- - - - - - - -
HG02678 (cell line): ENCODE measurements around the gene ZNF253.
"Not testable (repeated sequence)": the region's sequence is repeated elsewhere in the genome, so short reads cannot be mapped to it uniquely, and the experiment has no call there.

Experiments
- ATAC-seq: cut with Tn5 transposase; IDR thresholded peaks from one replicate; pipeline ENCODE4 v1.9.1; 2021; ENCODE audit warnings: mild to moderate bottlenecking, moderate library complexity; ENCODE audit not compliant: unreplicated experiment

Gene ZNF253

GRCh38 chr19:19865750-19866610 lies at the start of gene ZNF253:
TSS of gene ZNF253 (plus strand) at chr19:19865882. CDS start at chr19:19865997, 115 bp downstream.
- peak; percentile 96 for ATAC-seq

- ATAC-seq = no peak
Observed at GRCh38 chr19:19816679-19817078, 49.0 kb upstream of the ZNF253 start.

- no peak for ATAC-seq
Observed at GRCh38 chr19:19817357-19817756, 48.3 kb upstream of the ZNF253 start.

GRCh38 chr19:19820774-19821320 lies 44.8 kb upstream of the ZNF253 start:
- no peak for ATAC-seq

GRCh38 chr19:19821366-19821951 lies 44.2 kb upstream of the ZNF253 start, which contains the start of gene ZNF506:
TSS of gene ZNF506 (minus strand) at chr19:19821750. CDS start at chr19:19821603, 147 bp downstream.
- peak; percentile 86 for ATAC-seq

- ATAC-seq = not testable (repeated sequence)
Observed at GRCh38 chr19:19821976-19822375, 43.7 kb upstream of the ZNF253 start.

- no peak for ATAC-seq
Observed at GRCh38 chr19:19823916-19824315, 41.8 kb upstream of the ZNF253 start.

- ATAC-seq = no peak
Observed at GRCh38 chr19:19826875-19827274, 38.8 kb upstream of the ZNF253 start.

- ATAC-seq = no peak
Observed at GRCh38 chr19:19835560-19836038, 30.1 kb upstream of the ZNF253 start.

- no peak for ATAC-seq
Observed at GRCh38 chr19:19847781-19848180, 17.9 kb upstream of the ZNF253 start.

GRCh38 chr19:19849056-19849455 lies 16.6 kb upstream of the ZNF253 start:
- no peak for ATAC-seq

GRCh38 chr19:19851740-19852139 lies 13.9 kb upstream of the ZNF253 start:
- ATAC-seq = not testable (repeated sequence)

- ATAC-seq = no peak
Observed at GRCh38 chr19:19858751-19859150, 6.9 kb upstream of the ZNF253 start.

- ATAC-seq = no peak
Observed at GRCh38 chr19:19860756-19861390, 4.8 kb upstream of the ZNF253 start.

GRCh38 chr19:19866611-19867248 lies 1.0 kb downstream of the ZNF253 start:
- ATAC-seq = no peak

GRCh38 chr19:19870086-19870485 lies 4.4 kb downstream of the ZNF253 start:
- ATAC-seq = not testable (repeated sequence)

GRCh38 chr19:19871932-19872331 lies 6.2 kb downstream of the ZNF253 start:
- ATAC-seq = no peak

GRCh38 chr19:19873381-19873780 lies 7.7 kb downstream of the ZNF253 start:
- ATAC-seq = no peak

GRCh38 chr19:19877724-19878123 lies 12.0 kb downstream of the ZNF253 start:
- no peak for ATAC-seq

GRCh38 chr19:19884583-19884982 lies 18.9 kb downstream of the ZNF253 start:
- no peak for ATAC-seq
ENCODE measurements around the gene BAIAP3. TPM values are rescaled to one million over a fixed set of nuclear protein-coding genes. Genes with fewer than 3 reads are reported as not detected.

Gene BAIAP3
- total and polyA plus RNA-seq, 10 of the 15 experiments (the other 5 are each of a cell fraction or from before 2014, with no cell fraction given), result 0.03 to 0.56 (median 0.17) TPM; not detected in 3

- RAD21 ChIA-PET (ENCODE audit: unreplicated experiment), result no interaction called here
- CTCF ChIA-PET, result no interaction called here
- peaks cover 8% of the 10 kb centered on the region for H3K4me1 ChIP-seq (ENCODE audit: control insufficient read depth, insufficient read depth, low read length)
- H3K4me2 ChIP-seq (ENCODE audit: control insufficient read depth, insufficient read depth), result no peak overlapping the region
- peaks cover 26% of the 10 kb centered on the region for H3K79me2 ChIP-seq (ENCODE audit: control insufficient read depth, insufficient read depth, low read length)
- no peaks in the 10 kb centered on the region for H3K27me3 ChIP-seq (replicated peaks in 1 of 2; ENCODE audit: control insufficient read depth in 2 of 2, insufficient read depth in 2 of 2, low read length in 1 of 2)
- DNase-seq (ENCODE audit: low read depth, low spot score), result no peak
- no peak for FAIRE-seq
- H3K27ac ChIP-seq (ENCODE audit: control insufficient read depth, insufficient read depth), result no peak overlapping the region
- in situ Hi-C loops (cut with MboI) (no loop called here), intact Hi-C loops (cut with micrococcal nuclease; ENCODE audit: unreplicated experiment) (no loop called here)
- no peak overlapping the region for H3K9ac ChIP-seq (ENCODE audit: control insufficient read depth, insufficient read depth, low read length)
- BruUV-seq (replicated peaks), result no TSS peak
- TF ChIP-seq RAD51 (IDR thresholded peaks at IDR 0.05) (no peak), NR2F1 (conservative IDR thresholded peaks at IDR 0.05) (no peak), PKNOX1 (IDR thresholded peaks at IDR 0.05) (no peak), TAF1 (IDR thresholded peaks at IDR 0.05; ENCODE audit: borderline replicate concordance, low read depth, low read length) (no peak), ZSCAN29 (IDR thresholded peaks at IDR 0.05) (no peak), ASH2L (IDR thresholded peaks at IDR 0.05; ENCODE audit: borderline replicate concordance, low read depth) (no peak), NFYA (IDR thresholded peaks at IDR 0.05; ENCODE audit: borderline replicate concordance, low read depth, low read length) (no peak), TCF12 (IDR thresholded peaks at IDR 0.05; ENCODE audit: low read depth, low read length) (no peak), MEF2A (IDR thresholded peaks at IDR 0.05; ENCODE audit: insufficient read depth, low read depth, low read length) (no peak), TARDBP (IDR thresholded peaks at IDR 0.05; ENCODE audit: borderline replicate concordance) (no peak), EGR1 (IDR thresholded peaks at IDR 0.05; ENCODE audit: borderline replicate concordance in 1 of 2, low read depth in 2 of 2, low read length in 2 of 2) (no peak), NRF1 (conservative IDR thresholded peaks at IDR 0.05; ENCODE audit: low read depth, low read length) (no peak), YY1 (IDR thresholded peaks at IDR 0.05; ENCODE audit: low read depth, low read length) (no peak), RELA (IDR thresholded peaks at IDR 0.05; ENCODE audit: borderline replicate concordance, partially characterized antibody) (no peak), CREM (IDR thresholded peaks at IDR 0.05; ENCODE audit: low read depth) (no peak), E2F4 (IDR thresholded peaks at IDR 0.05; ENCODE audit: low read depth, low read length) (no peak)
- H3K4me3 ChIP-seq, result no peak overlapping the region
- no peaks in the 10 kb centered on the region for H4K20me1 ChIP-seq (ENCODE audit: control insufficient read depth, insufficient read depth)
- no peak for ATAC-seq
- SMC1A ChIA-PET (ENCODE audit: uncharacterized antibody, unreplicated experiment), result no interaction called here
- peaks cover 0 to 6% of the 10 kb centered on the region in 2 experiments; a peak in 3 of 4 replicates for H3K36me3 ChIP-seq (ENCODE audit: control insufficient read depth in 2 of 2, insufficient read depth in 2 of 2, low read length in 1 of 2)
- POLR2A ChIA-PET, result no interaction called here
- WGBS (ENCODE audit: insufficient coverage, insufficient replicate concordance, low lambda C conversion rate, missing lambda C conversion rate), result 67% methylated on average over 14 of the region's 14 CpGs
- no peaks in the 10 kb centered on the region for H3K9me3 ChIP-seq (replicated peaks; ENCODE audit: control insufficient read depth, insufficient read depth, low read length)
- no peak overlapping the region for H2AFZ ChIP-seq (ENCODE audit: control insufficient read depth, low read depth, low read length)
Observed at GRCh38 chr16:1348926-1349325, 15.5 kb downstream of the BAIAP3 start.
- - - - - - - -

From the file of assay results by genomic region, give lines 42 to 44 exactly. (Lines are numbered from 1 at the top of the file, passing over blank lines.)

GRCh38 chr19:19873381-19873780 lies 7.7 kb downstream of the ZNF253 start:
- ATAC-seq = no peak

GRCh38 chr19:19877724-19878123 lies 12.0 kb downstream of the ZNF253 start: